What Gets Measured Gets Done

if you display each user’s post count under their username, then people are going to start posting a lot. If you implement a karma score, then people will try and do things that maximize karma. Not only [is] exposing information about valued work important, not exposing information can also be an important design strategy.
Xianhang Zhang

If players have achievements they can see, many will go out of their way to get them, and a subset has gotta catch them all. If you let other players see what achievements they have finished, you will see more achievement-seeking. If you only (or more easily) show how many achievements people have completed, they will tend to get the easy ones to drive up that count. If you add varying points for each achievement, you will see min-maxing based on the difficulty-reward of achievements, with forum posts on how achievement x is too easy/difficult for its reward.

In The Lord of the Rings Online™, you cannot see how many deeds someone has finished, only their equipped traits. You should expect to see people polishing the virtues they equip and ignoring the ones they do not, because both function and style reinforce that. You cannot see someone’s crafting ranks, but when they added auto-generated forum signatures, crafting ranks were listed on there. I don’t suppose that anyone has the data, but I would expect to see a bit more crafting done after that point, particularly for people more active on the forums (and using the character signatures).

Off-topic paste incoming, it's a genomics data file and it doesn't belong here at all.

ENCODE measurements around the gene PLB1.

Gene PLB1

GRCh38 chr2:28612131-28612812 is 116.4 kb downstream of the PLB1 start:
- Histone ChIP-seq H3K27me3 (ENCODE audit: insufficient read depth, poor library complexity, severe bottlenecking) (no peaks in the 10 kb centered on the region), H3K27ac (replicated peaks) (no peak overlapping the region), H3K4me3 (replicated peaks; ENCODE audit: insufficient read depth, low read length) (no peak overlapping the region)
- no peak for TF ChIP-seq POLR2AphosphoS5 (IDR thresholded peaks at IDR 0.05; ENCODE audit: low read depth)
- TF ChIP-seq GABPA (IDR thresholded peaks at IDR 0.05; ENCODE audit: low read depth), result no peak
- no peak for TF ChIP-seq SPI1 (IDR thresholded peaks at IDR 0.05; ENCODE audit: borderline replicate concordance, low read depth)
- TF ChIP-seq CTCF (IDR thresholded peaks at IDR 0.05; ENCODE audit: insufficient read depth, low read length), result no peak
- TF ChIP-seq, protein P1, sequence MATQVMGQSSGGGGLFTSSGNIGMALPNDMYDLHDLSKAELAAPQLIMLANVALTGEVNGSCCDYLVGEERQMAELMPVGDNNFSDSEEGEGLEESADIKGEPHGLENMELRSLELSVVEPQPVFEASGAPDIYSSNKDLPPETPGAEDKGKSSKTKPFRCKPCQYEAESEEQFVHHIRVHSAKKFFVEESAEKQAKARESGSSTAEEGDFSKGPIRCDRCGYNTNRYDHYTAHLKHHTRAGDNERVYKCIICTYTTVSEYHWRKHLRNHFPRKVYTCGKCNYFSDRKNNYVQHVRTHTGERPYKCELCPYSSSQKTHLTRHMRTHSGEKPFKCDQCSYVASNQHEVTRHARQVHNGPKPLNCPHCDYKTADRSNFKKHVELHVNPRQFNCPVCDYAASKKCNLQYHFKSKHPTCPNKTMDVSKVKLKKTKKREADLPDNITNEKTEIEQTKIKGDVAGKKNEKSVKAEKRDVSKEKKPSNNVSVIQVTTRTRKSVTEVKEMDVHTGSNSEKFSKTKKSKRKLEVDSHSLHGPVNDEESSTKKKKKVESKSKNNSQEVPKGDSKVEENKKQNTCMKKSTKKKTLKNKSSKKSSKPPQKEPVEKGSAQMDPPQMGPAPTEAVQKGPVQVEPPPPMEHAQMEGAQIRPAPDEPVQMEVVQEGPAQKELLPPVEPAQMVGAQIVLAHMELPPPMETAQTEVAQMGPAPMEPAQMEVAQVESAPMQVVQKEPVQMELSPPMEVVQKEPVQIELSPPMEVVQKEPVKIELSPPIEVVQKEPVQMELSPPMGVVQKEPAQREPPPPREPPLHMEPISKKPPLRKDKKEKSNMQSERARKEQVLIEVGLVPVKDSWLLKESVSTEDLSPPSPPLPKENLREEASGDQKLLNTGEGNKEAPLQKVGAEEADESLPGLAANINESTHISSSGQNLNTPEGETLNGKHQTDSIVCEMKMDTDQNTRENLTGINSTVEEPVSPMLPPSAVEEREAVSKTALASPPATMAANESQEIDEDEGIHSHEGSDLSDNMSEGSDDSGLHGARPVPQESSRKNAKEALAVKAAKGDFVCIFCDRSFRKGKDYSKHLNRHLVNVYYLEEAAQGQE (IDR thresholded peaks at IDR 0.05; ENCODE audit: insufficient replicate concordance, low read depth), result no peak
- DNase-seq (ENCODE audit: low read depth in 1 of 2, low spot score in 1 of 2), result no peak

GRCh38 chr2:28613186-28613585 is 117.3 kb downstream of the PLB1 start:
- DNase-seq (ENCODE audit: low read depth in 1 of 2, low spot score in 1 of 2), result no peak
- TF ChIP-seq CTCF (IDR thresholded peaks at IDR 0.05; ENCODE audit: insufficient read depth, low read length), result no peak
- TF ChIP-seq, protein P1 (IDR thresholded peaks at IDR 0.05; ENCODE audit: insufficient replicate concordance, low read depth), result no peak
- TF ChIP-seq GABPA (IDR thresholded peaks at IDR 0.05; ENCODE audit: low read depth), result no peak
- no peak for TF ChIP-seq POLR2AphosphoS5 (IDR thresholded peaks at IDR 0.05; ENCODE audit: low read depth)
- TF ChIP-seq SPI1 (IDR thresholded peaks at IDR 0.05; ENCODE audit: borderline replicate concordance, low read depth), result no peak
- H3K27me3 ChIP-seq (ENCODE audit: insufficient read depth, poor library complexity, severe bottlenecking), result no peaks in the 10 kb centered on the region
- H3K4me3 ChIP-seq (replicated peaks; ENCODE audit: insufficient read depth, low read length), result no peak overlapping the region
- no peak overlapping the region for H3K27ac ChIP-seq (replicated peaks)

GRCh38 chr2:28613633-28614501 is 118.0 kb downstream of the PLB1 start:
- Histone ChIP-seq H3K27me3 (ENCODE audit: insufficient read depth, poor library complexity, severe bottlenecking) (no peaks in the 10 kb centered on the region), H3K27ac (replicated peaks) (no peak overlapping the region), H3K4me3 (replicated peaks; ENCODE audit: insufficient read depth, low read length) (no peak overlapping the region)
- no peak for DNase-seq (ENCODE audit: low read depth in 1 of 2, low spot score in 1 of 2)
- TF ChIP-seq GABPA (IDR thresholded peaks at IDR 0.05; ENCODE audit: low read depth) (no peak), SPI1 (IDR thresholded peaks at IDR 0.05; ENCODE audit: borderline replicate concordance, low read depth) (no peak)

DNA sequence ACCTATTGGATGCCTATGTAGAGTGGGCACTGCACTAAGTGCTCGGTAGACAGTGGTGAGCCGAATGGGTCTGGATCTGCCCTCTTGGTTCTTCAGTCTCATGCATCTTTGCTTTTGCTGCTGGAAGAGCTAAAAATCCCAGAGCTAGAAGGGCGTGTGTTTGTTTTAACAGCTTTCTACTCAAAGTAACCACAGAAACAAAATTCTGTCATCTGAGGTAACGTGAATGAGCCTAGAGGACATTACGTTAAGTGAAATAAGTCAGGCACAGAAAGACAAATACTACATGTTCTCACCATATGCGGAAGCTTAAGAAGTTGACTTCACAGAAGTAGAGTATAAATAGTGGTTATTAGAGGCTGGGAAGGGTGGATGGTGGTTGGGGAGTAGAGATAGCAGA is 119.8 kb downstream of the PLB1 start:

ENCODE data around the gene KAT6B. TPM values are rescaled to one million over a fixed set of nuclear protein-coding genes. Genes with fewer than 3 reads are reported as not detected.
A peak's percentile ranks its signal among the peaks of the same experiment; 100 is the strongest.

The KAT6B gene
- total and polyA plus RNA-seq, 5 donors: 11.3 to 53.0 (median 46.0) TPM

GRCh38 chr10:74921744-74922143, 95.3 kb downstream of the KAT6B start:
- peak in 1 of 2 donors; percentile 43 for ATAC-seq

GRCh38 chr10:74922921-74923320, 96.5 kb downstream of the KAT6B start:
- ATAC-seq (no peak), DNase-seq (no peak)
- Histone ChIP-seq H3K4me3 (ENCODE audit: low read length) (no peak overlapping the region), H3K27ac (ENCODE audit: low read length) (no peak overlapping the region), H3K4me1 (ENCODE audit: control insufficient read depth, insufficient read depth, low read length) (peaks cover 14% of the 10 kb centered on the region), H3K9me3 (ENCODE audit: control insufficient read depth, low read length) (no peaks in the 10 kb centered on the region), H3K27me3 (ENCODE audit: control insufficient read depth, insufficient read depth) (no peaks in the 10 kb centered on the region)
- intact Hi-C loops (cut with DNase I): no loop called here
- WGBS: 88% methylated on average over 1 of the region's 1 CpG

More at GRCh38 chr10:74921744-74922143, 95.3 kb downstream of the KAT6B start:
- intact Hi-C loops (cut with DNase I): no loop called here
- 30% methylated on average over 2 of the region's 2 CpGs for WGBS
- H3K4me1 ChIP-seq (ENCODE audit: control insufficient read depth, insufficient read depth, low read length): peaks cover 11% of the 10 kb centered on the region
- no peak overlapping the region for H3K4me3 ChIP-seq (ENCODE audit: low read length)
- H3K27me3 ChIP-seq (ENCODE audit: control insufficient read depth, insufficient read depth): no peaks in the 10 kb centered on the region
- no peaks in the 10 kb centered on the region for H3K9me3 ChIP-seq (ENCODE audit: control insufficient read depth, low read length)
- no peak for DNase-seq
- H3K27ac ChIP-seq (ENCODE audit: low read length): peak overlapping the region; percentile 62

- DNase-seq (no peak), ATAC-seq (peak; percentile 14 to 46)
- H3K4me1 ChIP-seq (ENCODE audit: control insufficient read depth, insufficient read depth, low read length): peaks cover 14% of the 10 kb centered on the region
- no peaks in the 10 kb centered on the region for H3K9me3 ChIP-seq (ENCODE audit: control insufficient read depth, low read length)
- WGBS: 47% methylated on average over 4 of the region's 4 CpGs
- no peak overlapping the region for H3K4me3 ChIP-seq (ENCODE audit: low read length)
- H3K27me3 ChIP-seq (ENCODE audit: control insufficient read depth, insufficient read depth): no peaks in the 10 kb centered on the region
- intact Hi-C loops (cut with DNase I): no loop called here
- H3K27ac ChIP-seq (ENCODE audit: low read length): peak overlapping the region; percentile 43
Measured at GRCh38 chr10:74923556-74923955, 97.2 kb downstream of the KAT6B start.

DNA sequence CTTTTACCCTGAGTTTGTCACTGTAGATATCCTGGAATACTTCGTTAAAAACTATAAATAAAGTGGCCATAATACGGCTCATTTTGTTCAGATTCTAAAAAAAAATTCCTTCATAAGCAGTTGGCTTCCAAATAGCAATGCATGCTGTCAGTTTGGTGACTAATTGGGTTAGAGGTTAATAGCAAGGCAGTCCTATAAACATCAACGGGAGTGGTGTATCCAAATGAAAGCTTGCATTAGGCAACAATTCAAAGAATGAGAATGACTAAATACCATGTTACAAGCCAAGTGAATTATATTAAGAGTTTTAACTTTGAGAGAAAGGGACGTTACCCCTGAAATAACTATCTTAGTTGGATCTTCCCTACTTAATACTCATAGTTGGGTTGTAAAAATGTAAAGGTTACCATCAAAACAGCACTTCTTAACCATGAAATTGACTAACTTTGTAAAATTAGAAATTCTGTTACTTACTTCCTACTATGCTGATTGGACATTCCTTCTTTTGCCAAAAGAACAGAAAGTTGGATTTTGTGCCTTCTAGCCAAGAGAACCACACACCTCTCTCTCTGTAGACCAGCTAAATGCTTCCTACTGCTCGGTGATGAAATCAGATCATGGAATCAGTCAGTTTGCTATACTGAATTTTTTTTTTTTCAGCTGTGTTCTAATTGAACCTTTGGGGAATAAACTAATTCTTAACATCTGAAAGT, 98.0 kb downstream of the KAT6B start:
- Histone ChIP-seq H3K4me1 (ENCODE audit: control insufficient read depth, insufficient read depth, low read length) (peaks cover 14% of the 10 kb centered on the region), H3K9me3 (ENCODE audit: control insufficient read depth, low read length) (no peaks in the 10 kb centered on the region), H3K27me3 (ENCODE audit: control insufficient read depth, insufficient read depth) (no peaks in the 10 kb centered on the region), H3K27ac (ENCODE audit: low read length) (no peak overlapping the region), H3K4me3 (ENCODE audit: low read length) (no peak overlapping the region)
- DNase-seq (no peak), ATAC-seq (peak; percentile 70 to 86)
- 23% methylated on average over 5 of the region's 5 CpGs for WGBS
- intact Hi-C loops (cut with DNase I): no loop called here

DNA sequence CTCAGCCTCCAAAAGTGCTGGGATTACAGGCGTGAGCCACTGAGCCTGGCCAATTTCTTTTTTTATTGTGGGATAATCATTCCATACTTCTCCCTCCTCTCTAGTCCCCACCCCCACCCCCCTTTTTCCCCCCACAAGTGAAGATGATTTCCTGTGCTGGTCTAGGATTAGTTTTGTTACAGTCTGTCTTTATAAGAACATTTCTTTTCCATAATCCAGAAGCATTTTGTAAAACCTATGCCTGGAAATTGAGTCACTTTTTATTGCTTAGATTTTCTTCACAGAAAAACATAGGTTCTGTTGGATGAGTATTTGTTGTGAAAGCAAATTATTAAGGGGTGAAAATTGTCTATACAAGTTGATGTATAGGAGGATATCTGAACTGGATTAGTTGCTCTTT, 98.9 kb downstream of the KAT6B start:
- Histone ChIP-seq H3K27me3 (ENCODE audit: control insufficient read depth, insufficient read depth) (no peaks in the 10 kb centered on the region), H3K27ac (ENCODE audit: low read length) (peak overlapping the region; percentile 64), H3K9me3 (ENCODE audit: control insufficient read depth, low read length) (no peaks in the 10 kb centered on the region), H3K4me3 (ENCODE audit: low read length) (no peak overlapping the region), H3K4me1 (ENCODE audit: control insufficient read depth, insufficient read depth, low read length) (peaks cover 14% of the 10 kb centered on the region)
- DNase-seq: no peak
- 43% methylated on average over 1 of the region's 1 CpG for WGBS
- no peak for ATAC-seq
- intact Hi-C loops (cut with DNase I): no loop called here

We will also expect some counter-culture blowback: people who do no crafting or avoid achievements specifically so that they have 0s. They just need some way to signal “I am a conscientious objector” rather than “I am a scrub.”

: Zubon

9 thoughts on “What Gets Measured Gets Done”

  1. It isn’t just this way in online games – life works pretty much the same way. Status, in the way of cars, computers, or income, meets that same human need to quantify ourselves against some benchmark.

    This is why I think exposing data is a good thing for companies to do. Even if they don’t setup achievements, if they would just show some underlying statistics, on a regular basis, I think players would engage their games more deeply.

  2. …and if we’re angling for transparency, why not dig a little into the financials? I’m probably not the only one who wonders exactly what my money goes to.

    Tangentially, this intersects strangely with the real world, and our reticence to discuss things like salaries. We want the *appearance* of success more than the reality, far too often, and will even sacrifice the reality for the appearance. (Welcome to the U.S. economy…)

    Conscientious objection is just another manifestation of the same impulse to seek validation from the *other*. Those who are truly happy with their own life or playstyle don’t care about the judgment of others, whether it’s a vapid race to the top or a counterculture slouch on the fringes.

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